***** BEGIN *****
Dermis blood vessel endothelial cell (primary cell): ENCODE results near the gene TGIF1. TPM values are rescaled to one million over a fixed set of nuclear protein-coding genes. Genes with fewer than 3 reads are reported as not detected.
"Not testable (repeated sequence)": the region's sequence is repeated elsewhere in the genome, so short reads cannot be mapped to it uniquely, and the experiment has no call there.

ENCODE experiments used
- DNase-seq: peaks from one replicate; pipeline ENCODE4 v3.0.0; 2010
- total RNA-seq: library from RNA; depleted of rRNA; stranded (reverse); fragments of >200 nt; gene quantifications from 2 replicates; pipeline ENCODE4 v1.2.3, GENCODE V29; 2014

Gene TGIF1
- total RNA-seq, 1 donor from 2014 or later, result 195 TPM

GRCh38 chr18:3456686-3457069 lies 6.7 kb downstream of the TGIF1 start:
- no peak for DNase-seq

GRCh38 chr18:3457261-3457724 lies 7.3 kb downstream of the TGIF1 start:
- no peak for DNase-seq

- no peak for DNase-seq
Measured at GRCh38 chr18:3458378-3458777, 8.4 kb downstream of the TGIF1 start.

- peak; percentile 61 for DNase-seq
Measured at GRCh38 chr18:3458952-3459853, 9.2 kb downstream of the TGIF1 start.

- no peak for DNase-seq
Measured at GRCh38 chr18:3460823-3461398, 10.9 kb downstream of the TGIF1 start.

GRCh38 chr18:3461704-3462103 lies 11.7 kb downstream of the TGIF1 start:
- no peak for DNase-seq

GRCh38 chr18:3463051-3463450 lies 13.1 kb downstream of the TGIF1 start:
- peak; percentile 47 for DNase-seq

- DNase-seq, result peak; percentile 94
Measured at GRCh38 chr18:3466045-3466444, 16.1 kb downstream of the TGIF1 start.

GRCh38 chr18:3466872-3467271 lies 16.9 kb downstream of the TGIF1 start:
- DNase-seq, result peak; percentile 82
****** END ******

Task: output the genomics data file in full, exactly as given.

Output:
Dermis blood vessel endothelial cell (primary cell): ENCODE results near the gene TGIF1. TPM values are rescaled to one million over a fixed set of nuclear protein-coding genes. Genes with fewer than 3 reads are reported as not detected.
"Not testable (repeated sequence)": the region's sequence is repeated elsewhere in the genome, so short reads cannot be mapped to it uniquely, and the experiment has no call there.

ENCODE experiments used
- DNase-seq: peaks from one replicate; pipeline ENCODE4 v3.0.0; 2010
- total RNA-seq: library from RNA; depleted of rRNA; stranded (reverse); fragments of >200 nt; gene quantifications from 2 replicates; pipeline ENCODE4 v1.2.3, GENCODE V29; 2014

Gene TGIF1
- total RNA-seq, 1 donor from 2014 or later, result 195 TPM

GRCh38 chr18:3456686-3457069 lies 6.7 kb downstream of the TGIF1 start:
- no peak for DNase-seq

GRCh38 chr18:3457261-3457724 lies 7.3 kb downstream of the TGIF1 start:
- no peak for DNase-seq

- no peak for DNase-seq
Measured at GRCh38 chr18:3458378-3458777, 8.4 kb downstream of the TGIF1 start.

- peak; percentile 61 for DNase-seq
Measured at GRCh38 chr18:3458952-3459853, 9.2 kb downstream of the TGIF1 start.

- no peak for DNase-seq
Measured at GRCh38 chr18:3460823-3461398, 10.9 kb downstream of the TGIF1 start.

GRCh38 chr18:3461704-3462103 lies 11.7 kb downstream of the TGIF1 start:
- no peak for DNase-seq

GRCh38 chr18:3463051-3463450 lies 13.1 kb downstream of the TGIF1 start:
- peak; percentile 47 for DNase-seq

- DNase-seq, result peak; percentile 94
Measured at GRCh38 chr18:3466045-3466444, 16.1 kb downstream of the TGIF1 start.

GRCh38 chr18:3466872-3467271 lies 16.9 kb downstream of the TGIF1 start:
- DNase-seq, result peak; percentile 82